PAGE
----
My mind flashed back to several months prior, when my daughter and I sat in different waiting room. A small girl, 5 years old at most, approached us.  Eyes glazed and speech slurred, she was loud, disruptive, and desperately wanted a hug from my child.  And though I smiled politely and stayed put in my chair, I pulled my daughter closer to me to keep her from this girl that didn't quite fit in.

Only later did I realize that I was teaching my child to favor "normalcy --"  to avoid, retreat even, from that which is different, unpredictable, uncomfortable -- to crave "normal" people, with normal IQ's, normal functionality, similar beliefs, and cling to predictable people and safe relationships.  Was I inadvertently teaching my daughter that she too must BE normal, socially appropriate, and culturally relevant, at all costs?

Because Jesus Christ came for those who were abnormal.  Those who were outcasts.  Different. Sick.

I will seek the lost, bring back the scattered, bind up the broken and strengthen the sick; 
but the fat and the strong I will destroy..."
Ezekiel 34:16 (NASB)

In a culture where the "abnormal" and unclean had to remove themselves beyond the city limits and could intereact with no one, Jesus moves toward them, touches them, takes their place.  He didn't just love the abnormal, He BECAME the abnormal.

Parents, how might you be showing favoritism by celebrating normalcy and avoiding what is different?  How might you be encouraging your child, either intentionally or unintentionally, to pursue "normalcy" rather than godliness?  

Teach your children to praise God in their weaknesses.  Teach them to praise God for their weaknesses.  There is beauty, blessing, hope, and dependence when we rest in the Savior who came for the broken.  

Friday, July 5, 2013

Cleaning Up the Mess We're In

She has been singing so contently in her bed for over an hour -- I eagerly climb the stairs to surprise her with a "post-rest time adventure."

But as I walk into her room and flip on the light, the scene surprises me.

Belly-down on her sheets, still singing, she lies a pool of her own vomit.  Her bed drenched, outfit stained, and face covered, she looks at me and smiles.  "Hi, mommy," she says sweetly, then continues her melody.  She remains unaware, and unmoved, by the filth that covers her.

My heart breaks. I am not surprised by the mess.  This is normal.  But why wouldn't she call?  Why would she lay there for over an hour without once crying for help?

It is possible to get so accustomed to our own habits that we fail to see the mess we sit in?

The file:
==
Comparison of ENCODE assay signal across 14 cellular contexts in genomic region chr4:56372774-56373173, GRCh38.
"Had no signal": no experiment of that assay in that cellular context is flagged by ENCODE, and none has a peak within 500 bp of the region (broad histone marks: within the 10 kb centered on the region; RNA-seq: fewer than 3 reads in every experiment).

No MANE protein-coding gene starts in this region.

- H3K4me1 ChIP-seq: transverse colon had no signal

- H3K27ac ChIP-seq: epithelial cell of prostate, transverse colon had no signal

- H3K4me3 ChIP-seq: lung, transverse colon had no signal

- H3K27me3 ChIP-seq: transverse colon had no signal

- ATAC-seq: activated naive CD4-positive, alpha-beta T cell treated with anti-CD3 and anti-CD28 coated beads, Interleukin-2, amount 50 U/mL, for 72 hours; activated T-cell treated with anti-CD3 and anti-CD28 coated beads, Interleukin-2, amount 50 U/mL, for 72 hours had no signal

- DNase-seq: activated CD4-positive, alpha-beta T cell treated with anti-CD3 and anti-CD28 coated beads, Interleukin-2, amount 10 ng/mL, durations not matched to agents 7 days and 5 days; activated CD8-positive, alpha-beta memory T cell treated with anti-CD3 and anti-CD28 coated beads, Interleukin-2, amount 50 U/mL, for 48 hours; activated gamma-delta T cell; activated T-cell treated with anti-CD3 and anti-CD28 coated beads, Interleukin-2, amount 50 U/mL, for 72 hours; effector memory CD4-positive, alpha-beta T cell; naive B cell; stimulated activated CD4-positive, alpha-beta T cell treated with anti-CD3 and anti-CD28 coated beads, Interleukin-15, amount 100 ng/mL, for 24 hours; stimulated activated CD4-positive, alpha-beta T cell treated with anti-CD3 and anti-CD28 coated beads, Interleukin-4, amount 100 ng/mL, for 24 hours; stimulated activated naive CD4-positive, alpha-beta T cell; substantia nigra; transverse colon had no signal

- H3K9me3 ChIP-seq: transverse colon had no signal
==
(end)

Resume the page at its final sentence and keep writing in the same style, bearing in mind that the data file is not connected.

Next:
I lead her to the filled bath and cry as I wipe away the remains of her lunch.  Her breath reeks of acid and her hair is matted down and she remains unaffected.  Playing happily.

I caress her hair and dress her in clean clothes.  I wipe down the stained walls and remove the soiled blankets, and I am reminded that I too was once this way.

Ephesians 2 says that, without Christ, I was just the walking dead.  Walking, yet unaware that there was no real life within me.  I sat in more than just vomit.  I lay in a gravestone. 

The Bible regularly highlights our propensity to blindness, to self-deception:

There are those who are clean in their own eyes, but are not washed of their filth.
Proverbs 30:12 (ESV)

Unaware. Unmoved. Uncaring.  Unaffected. 

But God.

Merciful God.  He sees us in our filth and He intervenes.  He vows to bring us out of it, even while we are content and unaware.  He makes us alive. 

And now, even now -- alive in Christ! -- I can turn a blind eye to my sin.  I can ignore my habits, excuse my pride, brush off my self-absorption, forget my idolatry.   But God, my Faithful Father, has committed Himself to my cleanliness.  To my washing.  To my perfection.  And he promises to see it through.

He who began a good work in you will bring it to completion at the day of Jesus Christ. 
Philippians 1:6 (ESV)

Then, and still now, I need a Faithful Father who sees my mess and vows to bring me out of it.

And my role as a mother is to see the filth, the mess, the destructive patterns of my children, and intervene.  Show them the filth, then refresh their souls with the gospel.  The better way.  It images a greater Father who has done this for me.